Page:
One thing I like to do before I comment on a piece of writing is read the piece of writing. I do not understand the glut of postings this weekend that begin a criticism of Joseph Bottum’s piece in Commonweal titled The Things We Share: A Catholic’s Case for Same-sex Marriage, with the caveat, “I didn’t bother to read the whole thing,” or “I just skimmed it.”
So much has been made of its length, in fact, that people are falling asleep in the first paragraph, poking their eyes out in boredom, driving off cliffs, and performing many other acts of self-harm in the face of a 6000-9000 word essay–if the facebook statuses are to be believed.
Other common criticisms are that he got paid handsomely for writing it, that the New York Times picked it up, and that it was published in a left-leaning magazine.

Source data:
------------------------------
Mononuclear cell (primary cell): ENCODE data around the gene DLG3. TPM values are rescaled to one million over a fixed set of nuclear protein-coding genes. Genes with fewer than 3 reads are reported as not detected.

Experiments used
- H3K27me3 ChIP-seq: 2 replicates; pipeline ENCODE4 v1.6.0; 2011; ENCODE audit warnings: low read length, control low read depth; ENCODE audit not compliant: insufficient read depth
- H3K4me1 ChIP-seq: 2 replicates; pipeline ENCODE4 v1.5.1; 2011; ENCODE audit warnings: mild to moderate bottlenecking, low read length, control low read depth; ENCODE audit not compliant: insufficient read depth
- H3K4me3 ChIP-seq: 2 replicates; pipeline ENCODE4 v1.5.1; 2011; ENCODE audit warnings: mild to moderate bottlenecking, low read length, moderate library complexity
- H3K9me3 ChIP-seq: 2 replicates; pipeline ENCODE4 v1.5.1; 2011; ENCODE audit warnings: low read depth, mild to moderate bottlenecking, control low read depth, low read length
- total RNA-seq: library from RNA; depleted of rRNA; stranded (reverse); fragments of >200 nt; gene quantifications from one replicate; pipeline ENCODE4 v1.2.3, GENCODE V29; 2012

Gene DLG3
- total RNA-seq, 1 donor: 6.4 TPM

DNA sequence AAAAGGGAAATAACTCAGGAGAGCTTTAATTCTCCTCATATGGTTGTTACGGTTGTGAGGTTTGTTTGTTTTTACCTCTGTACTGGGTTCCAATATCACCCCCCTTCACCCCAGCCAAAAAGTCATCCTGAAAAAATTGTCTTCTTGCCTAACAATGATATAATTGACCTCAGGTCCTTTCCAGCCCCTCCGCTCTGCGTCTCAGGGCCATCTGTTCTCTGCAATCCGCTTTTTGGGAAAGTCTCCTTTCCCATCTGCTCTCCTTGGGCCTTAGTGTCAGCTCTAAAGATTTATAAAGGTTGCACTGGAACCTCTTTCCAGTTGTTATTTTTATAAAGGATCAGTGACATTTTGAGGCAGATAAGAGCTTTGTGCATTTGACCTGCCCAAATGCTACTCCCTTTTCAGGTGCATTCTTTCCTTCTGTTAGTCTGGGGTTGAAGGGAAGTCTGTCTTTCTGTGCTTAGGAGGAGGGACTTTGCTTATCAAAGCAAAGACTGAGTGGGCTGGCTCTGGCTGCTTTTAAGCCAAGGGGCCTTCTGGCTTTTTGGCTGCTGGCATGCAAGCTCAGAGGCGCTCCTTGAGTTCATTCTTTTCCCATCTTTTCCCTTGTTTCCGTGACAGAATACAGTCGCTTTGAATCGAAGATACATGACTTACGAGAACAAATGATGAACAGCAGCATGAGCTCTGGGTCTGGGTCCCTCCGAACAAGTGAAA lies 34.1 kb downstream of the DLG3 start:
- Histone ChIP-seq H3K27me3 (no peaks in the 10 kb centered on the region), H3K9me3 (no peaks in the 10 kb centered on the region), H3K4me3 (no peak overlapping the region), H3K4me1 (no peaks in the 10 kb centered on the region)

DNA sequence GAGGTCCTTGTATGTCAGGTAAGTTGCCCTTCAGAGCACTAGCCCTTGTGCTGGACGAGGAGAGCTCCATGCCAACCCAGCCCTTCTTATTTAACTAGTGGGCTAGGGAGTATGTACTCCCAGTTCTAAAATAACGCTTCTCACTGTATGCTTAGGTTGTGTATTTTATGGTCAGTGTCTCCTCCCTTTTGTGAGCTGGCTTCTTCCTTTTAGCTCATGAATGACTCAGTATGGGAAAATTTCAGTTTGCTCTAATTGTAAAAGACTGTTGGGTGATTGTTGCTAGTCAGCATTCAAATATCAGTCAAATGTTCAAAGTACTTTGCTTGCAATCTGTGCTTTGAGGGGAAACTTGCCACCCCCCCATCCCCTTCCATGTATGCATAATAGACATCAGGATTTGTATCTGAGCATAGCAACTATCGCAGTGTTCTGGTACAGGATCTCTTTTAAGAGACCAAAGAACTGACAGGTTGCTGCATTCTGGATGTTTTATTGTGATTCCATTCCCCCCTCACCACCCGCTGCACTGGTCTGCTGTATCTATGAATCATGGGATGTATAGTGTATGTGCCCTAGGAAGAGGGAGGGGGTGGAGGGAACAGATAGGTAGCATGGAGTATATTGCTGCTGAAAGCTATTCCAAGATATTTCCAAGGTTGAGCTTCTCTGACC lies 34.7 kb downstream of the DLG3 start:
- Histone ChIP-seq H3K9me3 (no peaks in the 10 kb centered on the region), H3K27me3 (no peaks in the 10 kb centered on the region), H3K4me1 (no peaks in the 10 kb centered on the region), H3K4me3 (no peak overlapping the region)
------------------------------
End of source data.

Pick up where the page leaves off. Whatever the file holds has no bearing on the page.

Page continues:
We get the writing we deserve. If Catholic readers make known that they only have an attention span for the 140 character idea, then that is exactly what we’ll get.
I think, though, that we can make room for a writer to try, and possibly fail at a difficult literary genre, the evocative personal essay. I think we can allow a writer to make a living at his craft. We can permit a Catholic writer to dialogue on difficult issues with other-minded publications.
To my mind, Bottum did not fail. His writing received noteworthy attention from established media outlets, he was suitably compensated, and he made thousands of people angry on both sides of an issue without caving on the essential teachings of the Church.
That’s about the best a writer can hope for.